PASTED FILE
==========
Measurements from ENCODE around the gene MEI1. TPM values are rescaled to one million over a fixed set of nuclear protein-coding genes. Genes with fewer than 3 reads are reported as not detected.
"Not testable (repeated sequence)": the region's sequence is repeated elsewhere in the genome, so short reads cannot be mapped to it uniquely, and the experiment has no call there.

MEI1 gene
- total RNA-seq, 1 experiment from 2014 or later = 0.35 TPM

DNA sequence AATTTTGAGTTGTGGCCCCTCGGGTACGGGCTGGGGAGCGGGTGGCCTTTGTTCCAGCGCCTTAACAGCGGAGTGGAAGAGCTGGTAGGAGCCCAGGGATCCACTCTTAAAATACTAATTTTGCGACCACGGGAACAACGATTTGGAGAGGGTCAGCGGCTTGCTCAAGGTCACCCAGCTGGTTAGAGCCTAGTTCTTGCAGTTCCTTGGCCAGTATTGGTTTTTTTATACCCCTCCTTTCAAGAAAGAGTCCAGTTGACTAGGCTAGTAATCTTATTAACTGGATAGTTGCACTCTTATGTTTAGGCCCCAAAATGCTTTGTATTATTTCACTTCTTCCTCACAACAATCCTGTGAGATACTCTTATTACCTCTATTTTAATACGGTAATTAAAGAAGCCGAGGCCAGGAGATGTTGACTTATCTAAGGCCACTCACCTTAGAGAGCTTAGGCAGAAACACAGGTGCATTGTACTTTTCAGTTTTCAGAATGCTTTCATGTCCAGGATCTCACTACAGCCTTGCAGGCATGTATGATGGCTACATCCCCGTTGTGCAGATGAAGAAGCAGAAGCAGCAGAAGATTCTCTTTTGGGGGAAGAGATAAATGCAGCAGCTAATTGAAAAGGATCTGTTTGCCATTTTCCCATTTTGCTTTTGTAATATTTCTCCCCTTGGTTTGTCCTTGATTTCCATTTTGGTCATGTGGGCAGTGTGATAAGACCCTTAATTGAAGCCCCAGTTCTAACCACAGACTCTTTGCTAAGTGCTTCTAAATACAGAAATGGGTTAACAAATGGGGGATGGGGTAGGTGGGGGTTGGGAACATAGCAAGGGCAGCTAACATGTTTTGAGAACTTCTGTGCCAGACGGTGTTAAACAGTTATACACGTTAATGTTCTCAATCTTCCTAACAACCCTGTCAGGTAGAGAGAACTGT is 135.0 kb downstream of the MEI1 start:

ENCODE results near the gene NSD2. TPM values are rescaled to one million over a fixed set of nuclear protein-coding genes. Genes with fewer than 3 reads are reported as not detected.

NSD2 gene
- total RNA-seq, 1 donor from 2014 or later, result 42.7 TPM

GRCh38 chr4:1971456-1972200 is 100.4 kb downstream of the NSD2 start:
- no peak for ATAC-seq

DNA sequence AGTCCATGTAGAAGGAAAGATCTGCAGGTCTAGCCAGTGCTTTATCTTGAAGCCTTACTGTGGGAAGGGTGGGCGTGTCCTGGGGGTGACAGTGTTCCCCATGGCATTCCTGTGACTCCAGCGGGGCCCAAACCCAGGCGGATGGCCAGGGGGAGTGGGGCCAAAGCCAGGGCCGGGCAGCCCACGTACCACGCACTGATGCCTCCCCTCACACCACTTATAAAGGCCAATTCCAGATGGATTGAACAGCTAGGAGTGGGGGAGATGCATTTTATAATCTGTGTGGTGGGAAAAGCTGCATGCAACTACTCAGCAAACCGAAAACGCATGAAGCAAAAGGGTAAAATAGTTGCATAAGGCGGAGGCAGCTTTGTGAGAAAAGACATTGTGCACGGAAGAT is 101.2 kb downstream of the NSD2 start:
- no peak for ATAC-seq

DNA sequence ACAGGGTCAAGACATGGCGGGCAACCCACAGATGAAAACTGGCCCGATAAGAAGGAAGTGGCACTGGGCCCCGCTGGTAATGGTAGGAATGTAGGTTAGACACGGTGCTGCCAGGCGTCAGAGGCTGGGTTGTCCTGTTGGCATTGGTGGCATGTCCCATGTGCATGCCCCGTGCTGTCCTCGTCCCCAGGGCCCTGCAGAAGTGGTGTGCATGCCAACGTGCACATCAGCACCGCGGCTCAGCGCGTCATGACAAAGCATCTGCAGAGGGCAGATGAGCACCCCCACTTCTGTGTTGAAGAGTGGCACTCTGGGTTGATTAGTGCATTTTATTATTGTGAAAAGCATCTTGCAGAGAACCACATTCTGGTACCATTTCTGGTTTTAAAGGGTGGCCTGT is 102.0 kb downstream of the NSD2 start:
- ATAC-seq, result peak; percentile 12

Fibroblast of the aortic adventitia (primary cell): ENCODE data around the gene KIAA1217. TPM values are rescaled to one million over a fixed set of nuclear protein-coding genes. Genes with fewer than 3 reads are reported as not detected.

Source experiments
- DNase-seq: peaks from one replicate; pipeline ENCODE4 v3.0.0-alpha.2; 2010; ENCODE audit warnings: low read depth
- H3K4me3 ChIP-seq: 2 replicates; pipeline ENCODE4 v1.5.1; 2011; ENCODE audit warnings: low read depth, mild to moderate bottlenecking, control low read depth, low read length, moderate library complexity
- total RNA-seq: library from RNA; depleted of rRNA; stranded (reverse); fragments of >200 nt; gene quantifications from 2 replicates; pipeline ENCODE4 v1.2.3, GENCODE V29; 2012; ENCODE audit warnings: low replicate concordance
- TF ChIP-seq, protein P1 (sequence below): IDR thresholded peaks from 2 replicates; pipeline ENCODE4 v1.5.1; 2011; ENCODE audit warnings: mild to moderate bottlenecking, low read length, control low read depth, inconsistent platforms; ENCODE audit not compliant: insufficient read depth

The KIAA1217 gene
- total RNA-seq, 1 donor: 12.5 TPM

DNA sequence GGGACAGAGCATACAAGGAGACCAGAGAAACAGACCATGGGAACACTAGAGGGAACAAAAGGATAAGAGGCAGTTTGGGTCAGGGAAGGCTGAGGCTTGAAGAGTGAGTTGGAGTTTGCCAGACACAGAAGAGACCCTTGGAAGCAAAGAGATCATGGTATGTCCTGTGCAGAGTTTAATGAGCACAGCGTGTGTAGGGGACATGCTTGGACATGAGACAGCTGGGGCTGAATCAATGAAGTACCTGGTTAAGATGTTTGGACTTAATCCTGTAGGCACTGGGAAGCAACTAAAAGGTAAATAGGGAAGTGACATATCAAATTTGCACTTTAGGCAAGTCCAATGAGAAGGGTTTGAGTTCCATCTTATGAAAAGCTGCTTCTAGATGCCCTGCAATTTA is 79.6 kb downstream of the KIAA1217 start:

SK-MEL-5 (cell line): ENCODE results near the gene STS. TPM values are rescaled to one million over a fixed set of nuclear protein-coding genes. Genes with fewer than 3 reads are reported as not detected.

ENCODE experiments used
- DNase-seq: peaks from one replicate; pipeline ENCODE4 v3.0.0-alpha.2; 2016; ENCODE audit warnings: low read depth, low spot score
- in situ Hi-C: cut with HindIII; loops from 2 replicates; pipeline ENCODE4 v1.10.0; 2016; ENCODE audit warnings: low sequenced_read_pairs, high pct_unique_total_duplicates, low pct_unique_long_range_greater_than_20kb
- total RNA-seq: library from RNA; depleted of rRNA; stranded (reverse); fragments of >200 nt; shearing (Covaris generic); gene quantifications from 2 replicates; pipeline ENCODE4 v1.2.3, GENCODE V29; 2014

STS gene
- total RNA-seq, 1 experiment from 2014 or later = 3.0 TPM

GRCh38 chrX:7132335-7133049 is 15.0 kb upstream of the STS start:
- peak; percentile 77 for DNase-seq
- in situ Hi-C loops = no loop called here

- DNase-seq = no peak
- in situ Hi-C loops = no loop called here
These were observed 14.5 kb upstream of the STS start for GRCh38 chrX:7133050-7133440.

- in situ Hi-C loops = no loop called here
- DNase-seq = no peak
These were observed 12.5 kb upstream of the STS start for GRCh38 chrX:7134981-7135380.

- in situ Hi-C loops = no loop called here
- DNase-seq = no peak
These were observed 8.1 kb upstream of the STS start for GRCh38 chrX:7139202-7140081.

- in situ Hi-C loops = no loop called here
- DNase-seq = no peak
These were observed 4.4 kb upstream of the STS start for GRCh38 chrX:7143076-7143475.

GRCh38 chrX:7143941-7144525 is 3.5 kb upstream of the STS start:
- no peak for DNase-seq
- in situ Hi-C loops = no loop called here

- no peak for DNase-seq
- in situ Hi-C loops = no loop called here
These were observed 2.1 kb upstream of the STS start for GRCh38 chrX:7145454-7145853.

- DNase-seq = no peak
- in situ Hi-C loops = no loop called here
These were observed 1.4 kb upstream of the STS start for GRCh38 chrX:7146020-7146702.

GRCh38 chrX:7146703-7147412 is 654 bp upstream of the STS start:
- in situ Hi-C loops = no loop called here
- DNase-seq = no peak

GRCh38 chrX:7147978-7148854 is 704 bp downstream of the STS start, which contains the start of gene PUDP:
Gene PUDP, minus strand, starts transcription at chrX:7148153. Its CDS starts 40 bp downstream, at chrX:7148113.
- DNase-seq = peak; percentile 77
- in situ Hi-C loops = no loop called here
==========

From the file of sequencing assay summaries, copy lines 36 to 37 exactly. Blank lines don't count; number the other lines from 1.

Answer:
These were observed 14.5 kb upstream of the STS start for GRCh38 chrX:7133050-7133440.

- in situ Hi-C loops = no loop called here